With Europe (Russia) and Asia (Qatar) lined up to host the next two World Cups, bidding for 2026 was only open to member nations from the Americas, Africa and Oceania.
North America has a late challenge from North Africa in the contest to host the 2026 World Cup.
The United Bid Committee kicked off its efforts in July by announcing the Board of Directors and the executive leadership team that includes Executive Director John Kristick, Managing Director of Technical Operations Jim Brown, Canada Bid Director Peter Montopoli, who is the Canada Soccer General Secretary, and Mexico Bid Director Yon De Luisa, who is a Televisa Vice President. But the country has embarked on a professionalisation drive to improve its football infrastructure while increasing it's candidacies for various tournaments in order to improve its chances of landing a much coveted World Cup. Morocco has hosted two Club World Cup tournaments, in 2013 and 2014, although that is a vastly smaller and shorter tournament.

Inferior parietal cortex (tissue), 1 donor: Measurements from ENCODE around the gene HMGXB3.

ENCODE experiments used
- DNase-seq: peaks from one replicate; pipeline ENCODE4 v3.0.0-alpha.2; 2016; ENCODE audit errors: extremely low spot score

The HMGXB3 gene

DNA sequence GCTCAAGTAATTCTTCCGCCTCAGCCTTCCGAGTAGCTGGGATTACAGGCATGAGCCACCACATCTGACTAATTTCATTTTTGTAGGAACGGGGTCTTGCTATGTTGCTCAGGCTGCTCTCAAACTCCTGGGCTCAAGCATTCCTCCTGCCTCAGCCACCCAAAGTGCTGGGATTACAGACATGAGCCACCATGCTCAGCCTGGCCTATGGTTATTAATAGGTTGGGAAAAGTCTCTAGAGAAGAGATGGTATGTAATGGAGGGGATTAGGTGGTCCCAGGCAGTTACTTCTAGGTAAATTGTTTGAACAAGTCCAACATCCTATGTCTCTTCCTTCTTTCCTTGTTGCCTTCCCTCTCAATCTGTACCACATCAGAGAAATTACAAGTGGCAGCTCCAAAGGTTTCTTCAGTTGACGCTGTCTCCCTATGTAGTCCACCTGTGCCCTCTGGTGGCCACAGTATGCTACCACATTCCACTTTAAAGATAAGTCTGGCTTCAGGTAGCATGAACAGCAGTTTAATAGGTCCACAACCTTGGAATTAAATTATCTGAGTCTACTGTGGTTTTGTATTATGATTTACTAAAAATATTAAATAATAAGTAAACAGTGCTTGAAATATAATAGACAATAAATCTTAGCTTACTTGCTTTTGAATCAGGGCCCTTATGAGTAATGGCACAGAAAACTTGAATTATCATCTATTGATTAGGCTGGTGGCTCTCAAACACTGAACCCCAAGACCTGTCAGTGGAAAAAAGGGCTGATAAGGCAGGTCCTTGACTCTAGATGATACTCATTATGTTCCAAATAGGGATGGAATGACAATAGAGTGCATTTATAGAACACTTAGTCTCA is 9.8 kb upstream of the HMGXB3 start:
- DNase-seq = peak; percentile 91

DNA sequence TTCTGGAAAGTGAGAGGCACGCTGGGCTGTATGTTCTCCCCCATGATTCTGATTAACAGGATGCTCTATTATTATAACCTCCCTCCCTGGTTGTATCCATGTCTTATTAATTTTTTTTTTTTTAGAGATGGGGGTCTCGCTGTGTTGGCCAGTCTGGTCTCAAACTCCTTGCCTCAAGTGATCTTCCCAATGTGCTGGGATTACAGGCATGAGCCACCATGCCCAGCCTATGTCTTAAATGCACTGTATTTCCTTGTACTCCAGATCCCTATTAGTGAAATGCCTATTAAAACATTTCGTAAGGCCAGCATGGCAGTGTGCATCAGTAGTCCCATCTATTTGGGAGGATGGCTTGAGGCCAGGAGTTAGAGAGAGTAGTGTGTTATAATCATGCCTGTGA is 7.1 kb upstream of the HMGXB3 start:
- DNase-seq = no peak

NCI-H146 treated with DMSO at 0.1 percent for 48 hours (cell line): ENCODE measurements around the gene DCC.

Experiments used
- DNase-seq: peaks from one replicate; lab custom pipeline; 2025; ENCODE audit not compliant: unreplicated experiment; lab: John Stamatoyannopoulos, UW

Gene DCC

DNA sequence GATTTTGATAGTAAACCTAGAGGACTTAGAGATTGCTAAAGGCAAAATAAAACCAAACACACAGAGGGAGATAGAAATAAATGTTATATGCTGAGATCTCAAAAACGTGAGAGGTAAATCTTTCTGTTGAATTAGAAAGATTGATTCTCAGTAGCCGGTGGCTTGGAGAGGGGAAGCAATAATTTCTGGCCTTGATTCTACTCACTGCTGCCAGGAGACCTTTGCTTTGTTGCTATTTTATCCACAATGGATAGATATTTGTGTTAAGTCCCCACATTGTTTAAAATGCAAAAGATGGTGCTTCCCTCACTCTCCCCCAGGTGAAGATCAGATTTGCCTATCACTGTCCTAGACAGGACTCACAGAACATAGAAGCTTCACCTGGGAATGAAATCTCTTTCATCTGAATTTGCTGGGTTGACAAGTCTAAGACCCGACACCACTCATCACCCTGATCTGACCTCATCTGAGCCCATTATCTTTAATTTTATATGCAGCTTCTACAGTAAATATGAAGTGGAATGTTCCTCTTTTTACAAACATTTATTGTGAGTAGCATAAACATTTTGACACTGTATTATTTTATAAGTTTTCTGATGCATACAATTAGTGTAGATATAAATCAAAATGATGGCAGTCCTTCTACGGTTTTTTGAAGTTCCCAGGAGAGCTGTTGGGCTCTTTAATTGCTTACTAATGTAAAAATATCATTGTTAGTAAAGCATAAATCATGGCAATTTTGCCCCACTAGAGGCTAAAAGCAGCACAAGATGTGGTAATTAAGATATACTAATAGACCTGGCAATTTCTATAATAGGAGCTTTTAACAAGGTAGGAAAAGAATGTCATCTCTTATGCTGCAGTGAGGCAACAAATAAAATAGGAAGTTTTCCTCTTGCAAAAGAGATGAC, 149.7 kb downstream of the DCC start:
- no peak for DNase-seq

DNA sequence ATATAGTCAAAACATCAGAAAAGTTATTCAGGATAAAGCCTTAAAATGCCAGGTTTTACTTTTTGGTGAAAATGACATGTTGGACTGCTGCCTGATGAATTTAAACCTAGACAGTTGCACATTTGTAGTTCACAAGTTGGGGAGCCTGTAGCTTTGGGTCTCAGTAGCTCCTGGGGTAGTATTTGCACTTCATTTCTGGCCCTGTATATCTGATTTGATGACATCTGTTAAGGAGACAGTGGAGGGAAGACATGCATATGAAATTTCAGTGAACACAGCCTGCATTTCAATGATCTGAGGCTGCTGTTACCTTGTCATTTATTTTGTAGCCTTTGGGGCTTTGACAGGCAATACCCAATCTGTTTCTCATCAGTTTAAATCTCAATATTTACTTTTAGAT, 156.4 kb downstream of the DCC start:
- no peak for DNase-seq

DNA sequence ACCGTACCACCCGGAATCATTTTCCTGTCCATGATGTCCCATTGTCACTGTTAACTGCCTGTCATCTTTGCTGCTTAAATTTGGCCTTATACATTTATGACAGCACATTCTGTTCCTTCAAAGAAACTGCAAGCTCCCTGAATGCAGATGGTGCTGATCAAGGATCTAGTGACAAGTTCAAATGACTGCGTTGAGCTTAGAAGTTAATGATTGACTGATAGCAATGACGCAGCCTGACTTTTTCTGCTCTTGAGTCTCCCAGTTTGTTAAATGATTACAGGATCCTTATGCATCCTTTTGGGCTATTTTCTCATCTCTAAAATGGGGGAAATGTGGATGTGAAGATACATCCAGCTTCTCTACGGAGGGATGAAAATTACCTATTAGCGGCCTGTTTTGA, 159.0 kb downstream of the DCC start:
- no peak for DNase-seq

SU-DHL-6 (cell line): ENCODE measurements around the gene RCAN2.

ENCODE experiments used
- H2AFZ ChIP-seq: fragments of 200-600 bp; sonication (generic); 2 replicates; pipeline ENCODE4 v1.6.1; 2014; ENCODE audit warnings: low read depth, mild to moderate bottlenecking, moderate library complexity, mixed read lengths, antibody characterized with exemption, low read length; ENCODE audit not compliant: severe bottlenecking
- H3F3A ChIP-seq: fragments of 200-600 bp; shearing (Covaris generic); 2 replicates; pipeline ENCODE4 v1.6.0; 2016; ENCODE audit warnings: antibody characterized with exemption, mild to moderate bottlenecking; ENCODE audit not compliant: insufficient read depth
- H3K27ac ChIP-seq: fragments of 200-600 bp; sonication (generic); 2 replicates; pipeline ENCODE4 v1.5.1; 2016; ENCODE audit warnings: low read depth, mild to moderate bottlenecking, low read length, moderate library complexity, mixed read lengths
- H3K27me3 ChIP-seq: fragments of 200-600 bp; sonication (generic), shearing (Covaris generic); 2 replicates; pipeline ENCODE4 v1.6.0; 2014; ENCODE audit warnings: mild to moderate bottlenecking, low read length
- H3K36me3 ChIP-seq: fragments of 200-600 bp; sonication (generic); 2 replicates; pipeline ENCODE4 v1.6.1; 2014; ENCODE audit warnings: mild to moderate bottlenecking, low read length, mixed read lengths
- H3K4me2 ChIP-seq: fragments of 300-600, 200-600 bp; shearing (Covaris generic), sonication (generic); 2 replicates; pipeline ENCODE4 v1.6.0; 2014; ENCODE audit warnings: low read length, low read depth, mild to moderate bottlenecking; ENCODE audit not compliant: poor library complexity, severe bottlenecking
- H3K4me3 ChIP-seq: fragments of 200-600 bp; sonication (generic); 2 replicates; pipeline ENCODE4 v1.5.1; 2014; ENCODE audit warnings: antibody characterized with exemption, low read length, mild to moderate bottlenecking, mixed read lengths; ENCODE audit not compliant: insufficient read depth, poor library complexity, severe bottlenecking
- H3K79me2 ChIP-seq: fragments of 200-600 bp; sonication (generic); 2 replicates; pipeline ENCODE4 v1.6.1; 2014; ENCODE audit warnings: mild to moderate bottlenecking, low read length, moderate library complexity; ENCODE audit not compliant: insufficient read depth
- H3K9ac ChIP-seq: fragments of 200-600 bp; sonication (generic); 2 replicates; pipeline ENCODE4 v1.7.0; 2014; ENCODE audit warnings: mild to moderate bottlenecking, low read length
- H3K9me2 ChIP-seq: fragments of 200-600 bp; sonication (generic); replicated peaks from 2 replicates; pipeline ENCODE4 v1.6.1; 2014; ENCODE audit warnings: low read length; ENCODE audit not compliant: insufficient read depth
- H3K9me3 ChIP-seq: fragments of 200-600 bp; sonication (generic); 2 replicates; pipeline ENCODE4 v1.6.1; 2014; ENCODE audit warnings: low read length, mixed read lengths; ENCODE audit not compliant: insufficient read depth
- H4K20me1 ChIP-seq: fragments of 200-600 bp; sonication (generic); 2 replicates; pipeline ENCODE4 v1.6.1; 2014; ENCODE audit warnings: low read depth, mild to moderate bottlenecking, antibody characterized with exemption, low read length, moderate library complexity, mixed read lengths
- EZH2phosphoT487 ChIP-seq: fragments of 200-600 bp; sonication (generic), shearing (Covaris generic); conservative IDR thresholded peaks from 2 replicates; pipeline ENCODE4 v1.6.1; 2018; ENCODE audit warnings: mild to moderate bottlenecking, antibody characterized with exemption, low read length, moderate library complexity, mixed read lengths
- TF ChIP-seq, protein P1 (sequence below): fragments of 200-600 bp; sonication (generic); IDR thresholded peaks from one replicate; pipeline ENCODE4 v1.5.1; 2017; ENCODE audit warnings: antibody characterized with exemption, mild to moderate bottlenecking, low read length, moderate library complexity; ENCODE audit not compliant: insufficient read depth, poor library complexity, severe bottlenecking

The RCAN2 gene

Today is the last day for football federations to present their bids to host the 2026 World Cup. CAF confirmed Morocco's bid on its website later Friday and should Africa unite behind Morocco, it would give the country a significant amount of support. Morocco has already bid four times (1994, 1998, 2006, 2010) but was never selected. The race for 2026 will be FIFA's first World Cup hosting contest since the world body's explosive corruption scandal of 2015, and also the first since the bribery-tainted 2010 votes to award the 2018 and 2022 World Cups to Russian Federation and Qatar respectively.